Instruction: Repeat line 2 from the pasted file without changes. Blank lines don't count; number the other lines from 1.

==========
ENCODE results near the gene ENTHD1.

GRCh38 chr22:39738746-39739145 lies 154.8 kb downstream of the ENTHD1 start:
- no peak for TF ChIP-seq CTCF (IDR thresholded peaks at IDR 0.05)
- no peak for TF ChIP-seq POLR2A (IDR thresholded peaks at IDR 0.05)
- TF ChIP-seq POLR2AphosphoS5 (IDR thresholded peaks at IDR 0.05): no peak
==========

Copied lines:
GRCh38 chr22:39738746-39739145 lies 154.8 kb downstream of the ENTHD1 start: